The money will go partly towards the construction and operation of the world’s first industrial solar fuels production plant, located at the German Aerospace Centre in Jülich, western Germany.
The centre offers extensive infrastructure for the Swiss entrepreneurs. Synhelion also has financial support from the German Federal Ministry for Economic Affairs and Energy (BMWi) which recently gave €3.92 million towards their project
“We are finalising the last installation work and we will start in early 2022 with the testing of the system. We will then build our first industrial scale plant… which comprises its own mirror field, tower, receiver, reactor and thermal energy storage system. Next to the tower a Fischer-Tropsch fuel synthesis system will be installed to convert the syngas into liquid fuels,” explains Synhelion CEO and co-founder Philipp Furler.
Due to the lack of reliable sunshine, Germany and Switzerland are not ideal places for solar fuel production, he admits. But Jülich is a perfect R&D location, says Furler.
“It’s the fastest and simplest and easiest way to demonstrate the technology from A to Z on an industrial scale,” he comments.
The next step will be to build a slightly bigger commercial plant in sunny Spain, which can operate continuously to make larger quantities of fuel and drive down production costs.
Synhelion has ambitious plans. From 2023, the Jülich plant should start producing 10,000 litres of solar fuel a year. Once the Spanish facility is operational from 2025 this should rise to 1.6 million litres a year. Furler’s company is already planning a production target of 875 million litres a year for 2030.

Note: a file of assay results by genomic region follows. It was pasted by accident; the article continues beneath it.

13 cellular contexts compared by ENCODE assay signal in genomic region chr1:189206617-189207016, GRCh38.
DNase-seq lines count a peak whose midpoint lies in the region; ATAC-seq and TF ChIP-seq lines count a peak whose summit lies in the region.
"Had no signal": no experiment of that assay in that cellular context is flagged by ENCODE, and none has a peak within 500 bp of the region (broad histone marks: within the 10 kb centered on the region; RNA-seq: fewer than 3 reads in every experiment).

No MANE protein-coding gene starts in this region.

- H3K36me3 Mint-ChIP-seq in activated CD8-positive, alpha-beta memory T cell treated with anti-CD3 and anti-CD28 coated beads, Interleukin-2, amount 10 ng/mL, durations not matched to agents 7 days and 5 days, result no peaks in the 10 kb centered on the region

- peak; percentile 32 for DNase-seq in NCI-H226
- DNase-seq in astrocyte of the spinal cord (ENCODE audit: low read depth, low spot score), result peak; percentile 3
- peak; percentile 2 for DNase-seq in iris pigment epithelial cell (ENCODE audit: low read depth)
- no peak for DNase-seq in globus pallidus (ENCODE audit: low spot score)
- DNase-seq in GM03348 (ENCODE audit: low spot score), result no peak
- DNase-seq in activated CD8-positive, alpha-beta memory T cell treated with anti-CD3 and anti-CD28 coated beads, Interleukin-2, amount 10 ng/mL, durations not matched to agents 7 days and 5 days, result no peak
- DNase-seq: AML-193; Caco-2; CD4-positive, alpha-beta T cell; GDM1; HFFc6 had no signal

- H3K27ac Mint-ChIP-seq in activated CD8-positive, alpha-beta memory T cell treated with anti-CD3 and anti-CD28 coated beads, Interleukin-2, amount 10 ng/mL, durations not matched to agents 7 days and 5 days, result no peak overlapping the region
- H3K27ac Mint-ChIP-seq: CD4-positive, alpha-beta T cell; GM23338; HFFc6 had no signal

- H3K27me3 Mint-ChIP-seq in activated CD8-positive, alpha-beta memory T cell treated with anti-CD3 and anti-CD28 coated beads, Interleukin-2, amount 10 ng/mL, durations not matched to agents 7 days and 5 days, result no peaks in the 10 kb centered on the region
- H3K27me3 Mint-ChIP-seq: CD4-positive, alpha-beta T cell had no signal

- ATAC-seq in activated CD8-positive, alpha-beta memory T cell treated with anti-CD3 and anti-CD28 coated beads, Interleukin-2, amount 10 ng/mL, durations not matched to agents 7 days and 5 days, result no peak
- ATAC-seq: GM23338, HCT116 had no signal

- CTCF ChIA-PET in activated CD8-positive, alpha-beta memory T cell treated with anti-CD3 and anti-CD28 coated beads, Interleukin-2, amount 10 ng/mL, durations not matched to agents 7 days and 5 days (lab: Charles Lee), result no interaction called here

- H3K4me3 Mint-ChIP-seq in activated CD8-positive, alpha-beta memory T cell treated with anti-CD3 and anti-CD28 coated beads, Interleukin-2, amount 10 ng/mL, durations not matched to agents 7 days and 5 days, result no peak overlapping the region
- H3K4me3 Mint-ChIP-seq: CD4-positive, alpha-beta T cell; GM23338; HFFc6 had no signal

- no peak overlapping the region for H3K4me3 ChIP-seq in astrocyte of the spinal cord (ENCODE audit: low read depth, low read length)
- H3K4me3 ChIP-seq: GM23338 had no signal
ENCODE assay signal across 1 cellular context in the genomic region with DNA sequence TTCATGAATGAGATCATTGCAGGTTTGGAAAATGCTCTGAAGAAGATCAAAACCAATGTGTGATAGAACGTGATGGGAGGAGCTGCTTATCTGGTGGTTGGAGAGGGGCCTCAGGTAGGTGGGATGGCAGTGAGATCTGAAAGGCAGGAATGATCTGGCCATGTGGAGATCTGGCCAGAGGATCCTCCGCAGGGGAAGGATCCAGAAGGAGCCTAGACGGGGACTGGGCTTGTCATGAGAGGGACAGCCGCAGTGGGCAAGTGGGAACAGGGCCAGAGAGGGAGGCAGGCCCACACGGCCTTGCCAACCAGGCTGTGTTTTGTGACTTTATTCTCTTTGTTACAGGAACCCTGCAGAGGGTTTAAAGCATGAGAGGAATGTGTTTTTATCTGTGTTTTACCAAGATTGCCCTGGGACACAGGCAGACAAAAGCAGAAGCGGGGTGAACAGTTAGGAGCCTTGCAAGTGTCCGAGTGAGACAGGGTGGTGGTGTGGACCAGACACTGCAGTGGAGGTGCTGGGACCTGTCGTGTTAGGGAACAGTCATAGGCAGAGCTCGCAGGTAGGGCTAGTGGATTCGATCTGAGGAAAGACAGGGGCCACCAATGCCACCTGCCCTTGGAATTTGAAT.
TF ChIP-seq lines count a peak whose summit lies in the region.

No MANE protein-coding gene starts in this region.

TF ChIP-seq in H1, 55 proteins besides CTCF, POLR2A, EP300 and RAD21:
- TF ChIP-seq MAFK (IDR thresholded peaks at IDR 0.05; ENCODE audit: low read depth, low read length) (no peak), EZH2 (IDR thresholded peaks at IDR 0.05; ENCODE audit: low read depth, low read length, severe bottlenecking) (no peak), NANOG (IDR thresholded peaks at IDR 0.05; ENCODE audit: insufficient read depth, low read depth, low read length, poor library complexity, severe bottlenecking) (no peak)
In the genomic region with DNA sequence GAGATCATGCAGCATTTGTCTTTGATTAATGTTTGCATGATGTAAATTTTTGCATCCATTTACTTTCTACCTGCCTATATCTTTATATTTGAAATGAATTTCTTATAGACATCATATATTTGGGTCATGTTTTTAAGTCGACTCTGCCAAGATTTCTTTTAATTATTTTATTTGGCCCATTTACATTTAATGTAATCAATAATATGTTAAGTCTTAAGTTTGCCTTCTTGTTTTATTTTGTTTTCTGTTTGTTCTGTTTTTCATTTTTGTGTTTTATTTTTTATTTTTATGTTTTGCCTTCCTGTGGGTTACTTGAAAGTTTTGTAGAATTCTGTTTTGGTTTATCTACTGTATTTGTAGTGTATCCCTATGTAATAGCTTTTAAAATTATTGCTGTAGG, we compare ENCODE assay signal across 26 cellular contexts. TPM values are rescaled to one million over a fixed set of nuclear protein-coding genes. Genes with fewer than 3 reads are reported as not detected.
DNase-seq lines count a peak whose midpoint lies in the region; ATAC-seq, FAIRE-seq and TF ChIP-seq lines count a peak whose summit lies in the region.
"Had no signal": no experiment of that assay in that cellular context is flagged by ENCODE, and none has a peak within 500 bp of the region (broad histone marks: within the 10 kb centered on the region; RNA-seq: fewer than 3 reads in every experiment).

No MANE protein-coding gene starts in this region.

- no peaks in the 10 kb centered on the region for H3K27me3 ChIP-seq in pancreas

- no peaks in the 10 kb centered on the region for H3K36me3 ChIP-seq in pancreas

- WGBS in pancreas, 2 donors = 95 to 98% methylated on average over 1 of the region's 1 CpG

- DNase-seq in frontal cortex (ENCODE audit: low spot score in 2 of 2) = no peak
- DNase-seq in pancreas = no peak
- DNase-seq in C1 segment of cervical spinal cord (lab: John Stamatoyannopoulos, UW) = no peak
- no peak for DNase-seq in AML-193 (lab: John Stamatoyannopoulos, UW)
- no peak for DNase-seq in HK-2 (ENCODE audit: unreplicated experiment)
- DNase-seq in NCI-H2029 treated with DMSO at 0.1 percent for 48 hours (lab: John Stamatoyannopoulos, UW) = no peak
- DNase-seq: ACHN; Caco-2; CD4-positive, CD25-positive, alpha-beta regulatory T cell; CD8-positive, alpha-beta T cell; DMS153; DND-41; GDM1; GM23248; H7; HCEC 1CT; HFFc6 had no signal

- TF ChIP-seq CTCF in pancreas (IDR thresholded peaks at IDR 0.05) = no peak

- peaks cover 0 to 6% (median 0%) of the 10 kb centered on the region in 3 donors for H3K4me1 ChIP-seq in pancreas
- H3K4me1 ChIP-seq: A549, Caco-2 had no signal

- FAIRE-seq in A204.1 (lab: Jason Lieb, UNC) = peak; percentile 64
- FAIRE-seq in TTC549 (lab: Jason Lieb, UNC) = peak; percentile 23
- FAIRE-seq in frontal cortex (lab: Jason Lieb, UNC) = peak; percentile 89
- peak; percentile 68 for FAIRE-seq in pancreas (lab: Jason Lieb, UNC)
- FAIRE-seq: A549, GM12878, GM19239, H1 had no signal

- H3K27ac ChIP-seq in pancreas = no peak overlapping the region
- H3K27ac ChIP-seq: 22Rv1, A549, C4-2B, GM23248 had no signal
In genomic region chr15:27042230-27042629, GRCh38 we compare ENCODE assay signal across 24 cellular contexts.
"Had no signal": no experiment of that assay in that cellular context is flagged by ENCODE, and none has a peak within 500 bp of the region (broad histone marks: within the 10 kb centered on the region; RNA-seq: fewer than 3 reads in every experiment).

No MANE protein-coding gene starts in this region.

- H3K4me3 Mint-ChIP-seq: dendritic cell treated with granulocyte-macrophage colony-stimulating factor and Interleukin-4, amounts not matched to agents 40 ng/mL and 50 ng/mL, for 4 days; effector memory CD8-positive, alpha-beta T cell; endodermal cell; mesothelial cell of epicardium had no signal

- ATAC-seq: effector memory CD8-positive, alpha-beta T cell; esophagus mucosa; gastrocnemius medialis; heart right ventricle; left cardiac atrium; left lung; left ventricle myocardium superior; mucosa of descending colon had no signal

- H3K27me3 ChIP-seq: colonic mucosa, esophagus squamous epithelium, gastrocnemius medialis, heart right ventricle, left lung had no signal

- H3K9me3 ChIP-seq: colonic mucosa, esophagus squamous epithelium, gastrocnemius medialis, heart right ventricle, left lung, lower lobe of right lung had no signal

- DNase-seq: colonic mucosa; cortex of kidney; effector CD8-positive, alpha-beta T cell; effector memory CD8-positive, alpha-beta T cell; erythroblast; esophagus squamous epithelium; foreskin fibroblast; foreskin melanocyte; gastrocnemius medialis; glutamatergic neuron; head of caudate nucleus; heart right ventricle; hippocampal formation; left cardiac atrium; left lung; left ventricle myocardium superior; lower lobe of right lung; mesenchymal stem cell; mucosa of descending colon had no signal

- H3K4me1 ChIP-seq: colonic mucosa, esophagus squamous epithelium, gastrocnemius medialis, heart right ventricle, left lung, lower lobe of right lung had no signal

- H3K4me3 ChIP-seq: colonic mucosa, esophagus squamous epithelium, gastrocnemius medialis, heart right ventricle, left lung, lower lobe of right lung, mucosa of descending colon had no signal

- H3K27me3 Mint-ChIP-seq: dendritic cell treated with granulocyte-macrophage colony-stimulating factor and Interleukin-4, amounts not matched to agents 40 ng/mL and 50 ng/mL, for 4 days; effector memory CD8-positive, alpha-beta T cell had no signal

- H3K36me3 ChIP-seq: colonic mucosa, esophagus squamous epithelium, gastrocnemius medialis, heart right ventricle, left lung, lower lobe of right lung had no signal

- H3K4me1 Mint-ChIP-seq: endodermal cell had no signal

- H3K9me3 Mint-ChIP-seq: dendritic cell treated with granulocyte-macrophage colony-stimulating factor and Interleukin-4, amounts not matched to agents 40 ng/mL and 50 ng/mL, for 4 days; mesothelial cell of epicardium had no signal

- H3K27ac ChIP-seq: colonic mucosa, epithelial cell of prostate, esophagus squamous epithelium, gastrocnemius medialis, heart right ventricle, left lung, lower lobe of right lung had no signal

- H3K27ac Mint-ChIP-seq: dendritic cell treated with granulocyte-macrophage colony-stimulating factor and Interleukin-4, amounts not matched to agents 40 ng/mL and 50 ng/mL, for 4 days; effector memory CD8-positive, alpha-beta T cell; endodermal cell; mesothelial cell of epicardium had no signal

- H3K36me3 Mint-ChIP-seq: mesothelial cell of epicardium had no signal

Solar fuel quotas
Synhelion and Climeworks are attracting a great deal of interest. Last month Swiss Environment Minister Simonetta Sommaruga visited both firms in ZurichExternal link to learn more about their work. Discussions also touched on the next production steps and government support.
While the technology is well advanced, various changes are needed to improve efficiencies. The main challenges, says Furler, involve integrating the key components into a whole system.
Experts say the hardest next stage in the roll-out will be overcoming the high initial price barrier. Synhelion’s solar fuel will initially be more expensive than the price of fossil fuel and kerosene. Synhelion estimates that producing 700,000 tonnes of solar fuel per year by 2030, which could cover about half of Switzerland’s jet fuel consumption, will cost several hundred million Swiss francs. Carbon taxes are not likely to be effective to lower the costs.
The Swiss minister said policymakers must help create clear framework conditions to help the firms plan ahead.
“We can, for example, introduce a blending quota for synthetic fuels in aviation to help create a new market,” she declared.
Aldo Steinfeld also thinks that quotas can help accompany the technology and future development of drop-in fuels.
“Airlines and airports would be required to have a minimum share of solar kerosene in the total volume of jet fuel that they put in their aircraft,” he notes.
By starting small – just 1% of a plane’s fuel should be solar kerosene – to keep total fuel costs down, a quota would lead to investments in solar fuel plants and, in turn, to falling costs similar to wind and solar electricity.
“By the time the quota reaches 10–15%, we ought to see the costs for solar kerosene nearing those of fossil kerosene. It is a strategy that is straightforward to implement,” says the ETH professor.
Today sustainable aviation fuels (SAFs) are expensive and are only being used in limited quantities by some airlines, blended with regular fuel. But the International Air Transport Association (IATA), the industry’s umbrella organisation, wants to massively increase their use. It has introduced a non-binding net-zero pledgeExternal link for cutting CO2 emissions by 2050 in which the amount of SAFs used by the industry should rise from 2% in 2025 to 65% in 2050.